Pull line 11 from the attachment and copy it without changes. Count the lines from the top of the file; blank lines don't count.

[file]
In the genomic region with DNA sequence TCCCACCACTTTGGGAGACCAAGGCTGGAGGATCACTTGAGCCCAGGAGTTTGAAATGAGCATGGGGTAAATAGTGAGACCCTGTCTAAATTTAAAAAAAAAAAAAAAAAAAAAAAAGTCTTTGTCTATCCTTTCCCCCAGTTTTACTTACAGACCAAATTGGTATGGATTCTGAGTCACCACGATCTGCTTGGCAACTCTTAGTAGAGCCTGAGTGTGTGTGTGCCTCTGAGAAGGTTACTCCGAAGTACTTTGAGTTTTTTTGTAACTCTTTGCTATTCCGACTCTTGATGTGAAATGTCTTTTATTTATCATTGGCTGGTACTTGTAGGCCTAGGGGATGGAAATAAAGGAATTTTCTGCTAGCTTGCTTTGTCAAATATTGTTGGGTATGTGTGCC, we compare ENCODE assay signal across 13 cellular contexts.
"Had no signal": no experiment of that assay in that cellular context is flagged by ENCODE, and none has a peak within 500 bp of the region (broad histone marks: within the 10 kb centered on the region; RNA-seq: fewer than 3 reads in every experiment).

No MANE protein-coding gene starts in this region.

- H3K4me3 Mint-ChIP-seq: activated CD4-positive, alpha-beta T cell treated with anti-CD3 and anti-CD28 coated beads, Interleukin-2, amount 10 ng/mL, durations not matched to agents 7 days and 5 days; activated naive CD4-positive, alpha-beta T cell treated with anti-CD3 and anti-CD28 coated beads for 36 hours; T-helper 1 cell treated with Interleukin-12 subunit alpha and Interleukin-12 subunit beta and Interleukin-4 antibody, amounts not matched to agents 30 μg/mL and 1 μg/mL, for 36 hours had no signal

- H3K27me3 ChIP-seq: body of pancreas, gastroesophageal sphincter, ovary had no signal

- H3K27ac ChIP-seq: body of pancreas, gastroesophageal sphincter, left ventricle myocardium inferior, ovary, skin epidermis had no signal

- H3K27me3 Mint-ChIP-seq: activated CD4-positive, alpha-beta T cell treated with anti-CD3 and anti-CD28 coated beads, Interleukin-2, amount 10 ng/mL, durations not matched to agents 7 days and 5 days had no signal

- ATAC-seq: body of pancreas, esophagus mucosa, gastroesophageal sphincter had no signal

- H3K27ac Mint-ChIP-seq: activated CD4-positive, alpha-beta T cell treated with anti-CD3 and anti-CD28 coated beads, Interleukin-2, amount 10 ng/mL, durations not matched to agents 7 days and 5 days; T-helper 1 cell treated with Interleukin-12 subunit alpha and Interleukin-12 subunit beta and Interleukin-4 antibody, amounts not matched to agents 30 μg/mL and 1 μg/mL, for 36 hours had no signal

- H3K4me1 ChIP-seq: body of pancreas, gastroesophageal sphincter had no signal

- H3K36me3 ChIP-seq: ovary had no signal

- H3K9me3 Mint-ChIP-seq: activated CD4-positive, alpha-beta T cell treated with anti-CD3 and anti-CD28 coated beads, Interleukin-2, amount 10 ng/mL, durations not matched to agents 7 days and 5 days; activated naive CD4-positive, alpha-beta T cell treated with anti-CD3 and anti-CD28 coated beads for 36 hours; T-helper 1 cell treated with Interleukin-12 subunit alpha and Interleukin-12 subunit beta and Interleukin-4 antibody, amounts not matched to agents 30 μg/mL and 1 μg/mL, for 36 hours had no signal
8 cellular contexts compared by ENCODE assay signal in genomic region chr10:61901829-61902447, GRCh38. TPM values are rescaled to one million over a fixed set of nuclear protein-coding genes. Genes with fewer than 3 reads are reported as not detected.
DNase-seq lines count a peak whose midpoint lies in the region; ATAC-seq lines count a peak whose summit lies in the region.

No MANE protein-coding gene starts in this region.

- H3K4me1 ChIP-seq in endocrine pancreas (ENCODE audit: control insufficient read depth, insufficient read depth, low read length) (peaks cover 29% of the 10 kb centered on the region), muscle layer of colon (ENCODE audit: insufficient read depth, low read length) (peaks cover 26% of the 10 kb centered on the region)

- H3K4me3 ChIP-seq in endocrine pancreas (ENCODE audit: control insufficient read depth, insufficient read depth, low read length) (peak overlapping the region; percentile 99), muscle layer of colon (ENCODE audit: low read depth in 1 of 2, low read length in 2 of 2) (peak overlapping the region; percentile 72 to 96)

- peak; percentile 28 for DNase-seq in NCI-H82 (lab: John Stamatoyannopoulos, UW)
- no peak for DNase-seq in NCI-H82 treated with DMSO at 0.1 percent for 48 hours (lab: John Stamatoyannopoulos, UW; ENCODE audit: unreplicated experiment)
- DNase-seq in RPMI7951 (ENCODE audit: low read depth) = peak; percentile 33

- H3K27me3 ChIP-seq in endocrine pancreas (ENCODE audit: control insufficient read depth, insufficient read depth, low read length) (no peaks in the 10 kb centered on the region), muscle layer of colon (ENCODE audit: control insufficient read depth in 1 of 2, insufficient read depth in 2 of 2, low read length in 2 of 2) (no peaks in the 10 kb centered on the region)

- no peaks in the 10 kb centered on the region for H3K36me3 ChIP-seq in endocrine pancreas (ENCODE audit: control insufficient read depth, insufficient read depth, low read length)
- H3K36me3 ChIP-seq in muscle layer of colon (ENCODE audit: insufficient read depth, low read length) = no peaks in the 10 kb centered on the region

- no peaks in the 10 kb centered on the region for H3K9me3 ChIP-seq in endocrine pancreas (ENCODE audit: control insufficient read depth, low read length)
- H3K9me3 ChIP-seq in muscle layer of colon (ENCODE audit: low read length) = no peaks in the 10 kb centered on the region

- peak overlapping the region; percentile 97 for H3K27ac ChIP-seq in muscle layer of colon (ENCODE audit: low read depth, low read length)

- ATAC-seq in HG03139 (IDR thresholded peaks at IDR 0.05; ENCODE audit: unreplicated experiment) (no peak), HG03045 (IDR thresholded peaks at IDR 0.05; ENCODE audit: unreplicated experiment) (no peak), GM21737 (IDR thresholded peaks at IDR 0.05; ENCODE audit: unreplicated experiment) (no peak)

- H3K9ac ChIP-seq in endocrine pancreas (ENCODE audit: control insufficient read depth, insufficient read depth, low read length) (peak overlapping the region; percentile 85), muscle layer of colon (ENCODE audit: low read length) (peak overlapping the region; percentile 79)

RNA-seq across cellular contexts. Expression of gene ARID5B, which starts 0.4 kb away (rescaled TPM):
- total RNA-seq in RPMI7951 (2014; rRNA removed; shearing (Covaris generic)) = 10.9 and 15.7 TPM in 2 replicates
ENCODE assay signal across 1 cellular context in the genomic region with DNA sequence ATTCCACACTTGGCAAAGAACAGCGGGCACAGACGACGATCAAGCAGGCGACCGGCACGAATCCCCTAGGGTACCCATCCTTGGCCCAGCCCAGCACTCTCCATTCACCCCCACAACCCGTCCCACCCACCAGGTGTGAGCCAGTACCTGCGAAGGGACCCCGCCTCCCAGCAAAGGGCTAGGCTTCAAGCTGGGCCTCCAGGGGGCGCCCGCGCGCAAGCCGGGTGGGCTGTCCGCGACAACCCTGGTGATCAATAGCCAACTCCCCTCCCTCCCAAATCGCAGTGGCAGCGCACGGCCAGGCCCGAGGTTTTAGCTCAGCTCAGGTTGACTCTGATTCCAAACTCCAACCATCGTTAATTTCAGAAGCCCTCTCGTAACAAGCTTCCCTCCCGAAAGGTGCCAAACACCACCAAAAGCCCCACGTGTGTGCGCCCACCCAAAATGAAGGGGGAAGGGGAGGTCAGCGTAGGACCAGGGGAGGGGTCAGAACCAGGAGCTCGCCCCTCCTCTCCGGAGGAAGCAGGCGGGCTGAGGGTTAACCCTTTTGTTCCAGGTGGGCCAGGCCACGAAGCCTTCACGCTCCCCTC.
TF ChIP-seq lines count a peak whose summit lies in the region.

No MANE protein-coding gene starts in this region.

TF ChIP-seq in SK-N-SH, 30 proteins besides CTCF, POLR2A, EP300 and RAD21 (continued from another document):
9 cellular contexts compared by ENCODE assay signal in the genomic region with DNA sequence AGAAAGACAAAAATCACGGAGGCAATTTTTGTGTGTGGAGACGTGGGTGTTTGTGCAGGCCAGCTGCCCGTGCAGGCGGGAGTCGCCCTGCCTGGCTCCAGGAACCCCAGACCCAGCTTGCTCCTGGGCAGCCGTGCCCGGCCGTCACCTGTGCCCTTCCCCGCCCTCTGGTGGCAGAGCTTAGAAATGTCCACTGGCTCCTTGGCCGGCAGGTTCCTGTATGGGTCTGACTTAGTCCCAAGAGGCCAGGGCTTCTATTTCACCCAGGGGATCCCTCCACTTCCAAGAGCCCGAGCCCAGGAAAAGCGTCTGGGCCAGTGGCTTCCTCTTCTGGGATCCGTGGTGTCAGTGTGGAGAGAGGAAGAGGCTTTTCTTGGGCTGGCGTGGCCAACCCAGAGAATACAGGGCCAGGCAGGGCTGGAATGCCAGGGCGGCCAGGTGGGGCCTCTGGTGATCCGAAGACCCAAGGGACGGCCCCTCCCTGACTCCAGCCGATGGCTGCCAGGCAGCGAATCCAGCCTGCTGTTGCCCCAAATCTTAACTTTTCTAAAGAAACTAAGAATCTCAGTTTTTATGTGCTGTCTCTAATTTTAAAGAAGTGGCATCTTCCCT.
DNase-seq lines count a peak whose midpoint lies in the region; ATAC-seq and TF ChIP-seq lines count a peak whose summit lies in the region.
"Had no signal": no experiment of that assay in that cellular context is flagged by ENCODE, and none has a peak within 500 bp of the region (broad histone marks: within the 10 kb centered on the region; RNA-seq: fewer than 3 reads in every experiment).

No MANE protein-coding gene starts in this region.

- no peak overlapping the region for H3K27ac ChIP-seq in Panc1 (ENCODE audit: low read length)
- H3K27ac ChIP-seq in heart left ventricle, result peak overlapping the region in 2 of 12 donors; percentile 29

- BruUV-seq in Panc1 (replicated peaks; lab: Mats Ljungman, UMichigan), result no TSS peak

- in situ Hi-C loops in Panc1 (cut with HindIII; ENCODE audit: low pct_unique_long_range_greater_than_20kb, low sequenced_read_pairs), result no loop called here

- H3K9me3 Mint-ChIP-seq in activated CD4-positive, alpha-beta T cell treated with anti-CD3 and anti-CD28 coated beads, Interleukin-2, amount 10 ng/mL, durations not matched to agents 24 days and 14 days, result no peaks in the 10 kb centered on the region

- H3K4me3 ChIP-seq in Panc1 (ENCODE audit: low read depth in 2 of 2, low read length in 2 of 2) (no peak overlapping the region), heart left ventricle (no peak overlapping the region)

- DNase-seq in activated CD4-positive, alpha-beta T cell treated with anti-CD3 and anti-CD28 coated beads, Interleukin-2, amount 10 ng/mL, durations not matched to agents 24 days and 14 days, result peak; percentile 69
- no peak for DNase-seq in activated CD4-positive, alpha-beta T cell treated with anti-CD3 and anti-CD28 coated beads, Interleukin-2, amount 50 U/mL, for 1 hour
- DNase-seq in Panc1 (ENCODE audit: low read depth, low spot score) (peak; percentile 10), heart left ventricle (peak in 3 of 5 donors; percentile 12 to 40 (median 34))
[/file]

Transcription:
- H3K36me3 ChIP-seq: ovary had no signal